The strength of our study was that it focused on the adverse events associated with Levamisole, The obvious limitation of our study was that it was a retrospective analysis of data in a single center.

The adverse effects of Levamisole brought out in children with nephrotic syndrome in our study were found to be reversible with drug withdrawal. However, their relatively high incidence and the potential risk of serious side effects should be kept in mind while prescribing Levamisole which was traditionally considered safe as compared to other immunosuppressive agents in children with nephrotic syndrome.

This study also emphasizes the need for a large multicentric analysis of data related to the adverse events of all drugs used as steroid-sparing agents in children with nephrotic syndrome to help weigh the benefits against the possible side effects.


  Conclusions Top


Although the number of relapses in children with FRNS and SDNS is significantly reduced with the use of Levamisole, we need to be cautious against its potential side effects.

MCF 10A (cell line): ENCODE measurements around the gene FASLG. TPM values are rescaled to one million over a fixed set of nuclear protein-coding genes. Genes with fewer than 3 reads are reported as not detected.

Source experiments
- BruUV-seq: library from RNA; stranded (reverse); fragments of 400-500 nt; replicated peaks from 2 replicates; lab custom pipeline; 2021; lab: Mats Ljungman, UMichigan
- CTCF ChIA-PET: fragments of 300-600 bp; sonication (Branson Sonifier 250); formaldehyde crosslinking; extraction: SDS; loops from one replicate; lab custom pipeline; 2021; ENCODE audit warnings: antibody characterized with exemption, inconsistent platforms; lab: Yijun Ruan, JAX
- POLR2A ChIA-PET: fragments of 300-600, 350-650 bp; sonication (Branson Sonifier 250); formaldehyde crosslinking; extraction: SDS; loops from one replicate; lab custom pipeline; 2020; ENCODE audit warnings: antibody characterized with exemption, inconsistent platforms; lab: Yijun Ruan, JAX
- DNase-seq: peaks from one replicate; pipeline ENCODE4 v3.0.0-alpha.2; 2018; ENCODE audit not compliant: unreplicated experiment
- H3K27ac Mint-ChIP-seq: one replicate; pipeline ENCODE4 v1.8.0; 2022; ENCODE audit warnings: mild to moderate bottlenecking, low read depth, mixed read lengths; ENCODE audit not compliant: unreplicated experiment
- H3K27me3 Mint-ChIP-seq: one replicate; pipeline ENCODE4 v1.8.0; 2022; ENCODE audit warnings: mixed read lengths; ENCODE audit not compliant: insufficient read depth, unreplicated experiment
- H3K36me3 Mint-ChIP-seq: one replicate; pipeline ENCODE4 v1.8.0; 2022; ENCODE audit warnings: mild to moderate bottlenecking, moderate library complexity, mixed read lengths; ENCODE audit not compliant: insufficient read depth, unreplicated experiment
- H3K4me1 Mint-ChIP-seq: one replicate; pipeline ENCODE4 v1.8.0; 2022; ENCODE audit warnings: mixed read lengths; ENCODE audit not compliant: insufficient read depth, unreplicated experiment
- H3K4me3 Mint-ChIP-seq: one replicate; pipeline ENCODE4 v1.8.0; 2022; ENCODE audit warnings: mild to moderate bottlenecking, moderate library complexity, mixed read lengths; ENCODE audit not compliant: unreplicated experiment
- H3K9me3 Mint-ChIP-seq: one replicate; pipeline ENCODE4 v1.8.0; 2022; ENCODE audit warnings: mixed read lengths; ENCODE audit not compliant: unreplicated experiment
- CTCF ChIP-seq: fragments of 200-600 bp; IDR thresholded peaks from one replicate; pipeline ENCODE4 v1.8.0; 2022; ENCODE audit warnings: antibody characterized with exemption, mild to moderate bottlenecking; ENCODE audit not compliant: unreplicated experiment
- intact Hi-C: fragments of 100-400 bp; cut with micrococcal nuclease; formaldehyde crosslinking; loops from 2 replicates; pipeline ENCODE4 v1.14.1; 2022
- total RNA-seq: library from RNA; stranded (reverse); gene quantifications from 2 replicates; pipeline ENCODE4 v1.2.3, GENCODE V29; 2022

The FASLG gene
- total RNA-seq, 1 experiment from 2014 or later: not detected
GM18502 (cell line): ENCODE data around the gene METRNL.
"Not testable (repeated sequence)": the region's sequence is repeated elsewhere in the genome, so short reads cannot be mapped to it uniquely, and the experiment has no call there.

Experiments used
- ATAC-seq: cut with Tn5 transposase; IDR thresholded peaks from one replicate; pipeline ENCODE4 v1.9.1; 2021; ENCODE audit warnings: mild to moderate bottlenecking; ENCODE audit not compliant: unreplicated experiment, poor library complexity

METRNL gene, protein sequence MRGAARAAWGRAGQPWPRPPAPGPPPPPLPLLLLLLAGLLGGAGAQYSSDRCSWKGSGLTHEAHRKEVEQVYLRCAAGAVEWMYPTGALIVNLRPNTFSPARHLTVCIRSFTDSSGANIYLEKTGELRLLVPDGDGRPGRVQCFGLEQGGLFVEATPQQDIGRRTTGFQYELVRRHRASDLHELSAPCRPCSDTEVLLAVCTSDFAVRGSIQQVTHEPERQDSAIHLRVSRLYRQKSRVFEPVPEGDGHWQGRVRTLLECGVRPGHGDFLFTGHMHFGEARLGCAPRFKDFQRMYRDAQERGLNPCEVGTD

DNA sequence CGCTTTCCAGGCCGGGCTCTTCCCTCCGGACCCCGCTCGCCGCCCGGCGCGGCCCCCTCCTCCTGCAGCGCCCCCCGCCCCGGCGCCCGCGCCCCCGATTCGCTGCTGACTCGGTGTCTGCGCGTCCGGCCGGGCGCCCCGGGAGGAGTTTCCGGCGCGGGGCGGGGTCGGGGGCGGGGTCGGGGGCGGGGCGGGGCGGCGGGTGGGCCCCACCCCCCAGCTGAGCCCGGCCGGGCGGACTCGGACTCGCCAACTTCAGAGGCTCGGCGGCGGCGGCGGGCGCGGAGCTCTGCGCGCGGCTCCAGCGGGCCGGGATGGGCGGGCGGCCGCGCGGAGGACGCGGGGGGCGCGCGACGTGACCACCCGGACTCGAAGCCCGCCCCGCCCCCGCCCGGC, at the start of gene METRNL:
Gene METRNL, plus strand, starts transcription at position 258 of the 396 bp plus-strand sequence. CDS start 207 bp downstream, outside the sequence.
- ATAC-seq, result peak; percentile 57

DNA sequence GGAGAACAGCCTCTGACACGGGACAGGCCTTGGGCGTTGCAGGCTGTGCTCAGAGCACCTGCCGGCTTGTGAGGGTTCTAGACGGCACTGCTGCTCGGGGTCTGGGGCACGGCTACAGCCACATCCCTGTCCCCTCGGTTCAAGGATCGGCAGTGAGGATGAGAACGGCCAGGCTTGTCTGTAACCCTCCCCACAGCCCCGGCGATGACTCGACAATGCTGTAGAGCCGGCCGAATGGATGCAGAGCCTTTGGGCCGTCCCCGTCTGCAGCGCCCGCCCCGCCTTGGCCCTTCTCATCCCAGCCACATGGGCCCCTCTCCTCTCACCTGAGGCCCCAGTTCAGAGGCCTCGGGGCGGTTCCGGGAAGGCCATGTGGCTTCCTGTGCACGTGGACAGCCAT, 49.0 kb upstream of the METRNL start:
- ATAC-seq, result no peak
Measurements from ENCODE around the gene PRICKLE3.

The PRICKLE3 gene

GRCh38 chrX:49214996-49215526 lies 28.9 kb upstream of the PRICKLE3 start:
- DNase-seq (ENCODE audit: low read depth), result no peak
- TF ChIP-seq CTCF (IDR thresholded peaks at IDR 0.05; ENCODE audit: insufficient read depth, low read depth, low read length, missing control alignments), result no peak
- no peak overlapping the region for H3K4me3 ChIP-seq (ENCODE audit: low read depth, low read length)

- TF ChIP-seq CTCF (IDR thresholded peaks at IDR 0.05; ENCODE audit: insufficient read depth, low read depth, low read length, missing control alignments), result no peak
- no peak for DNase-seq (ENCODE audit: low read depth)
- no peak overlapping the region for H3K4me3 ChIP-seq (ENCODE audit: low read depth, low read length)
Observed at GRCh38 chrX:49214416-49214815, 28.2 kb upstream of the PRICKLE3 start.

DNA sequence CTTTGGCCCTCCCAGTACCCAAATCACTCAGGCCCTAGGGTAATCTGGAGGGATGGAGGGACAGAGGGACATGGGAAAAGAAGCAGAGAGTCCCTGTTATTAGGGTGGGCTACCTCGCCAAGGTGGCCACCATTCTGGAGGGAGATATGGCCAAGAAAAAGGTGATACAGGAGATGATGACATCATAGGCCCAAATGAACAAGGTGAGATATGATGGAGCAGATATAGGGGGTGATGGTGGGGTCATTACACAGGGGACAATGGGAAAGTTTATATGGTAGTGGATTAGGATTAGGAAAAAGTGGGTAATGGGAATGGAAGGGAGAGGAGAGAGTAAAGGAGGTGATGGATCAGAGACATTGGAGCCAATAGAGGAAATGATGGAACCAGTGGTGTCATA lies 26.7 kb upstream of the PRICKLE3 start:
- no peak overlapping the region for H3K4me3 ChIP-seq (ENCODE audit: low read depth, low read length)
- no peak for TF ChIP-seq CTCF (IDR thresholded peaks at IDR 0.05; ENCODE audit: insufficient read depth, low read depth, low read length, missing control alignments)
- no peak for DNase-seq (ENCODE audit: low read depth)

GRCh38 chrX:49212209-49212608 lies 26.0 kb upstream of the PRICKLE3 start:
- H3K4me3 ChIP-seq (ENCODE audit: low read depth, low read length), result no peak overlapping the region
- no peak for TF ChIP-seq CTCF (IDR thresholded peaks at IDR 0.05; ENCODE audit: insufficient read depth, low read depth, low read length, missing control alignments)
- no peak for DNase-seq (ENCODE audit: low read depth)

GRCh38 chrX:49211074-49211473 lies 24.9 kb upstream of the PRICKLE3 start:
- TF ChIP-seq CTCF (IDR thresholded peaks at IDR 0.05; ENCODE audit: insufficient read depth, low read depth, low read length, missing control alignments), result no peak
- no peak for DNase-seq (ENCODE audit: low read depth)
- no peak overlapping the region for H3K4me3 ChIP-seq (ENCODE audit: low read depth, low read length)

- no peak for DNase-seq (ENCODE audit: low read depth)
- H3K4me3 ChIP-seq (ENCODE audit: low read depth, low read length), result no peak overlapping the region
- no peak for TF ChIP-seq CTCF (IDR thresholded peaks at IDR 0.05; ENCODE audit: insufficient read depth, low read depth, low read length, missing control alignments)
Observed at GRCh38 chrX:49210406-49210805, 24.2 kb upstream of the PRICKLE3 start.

Financial support and sponsorship

Nil.

Conflicts of interest

There are no conflicts of interest.



 
  References Top

1.
Tanphaichitr P, Tanphaichitr D, Sureeratanan J, Chatasingh S. Treatment of nephrotic syndrome with levamisole. J Pediatr 1980;96:490-3.  Back to cited text no. 1
    
2.
Bagga A, Sharma A, Srivastava RN. Levamisole therapy in corticosteroid-dependent nephrotic syndrome. Pediatr Nephrol 1997;11:415-7.  Back to cited text no. 2
    
3.
Ekambaram S, Mahalingam V, Nageswaran P, Udani A, Geminiganesan S, Priyadarshini S, et al. Efficacy of levamisole in children with frequently relapsing and steroid-dependent nephrotic syndrome. Indian Pediatr 2014;51:371-3.  Back to cited text no. 3
    
4.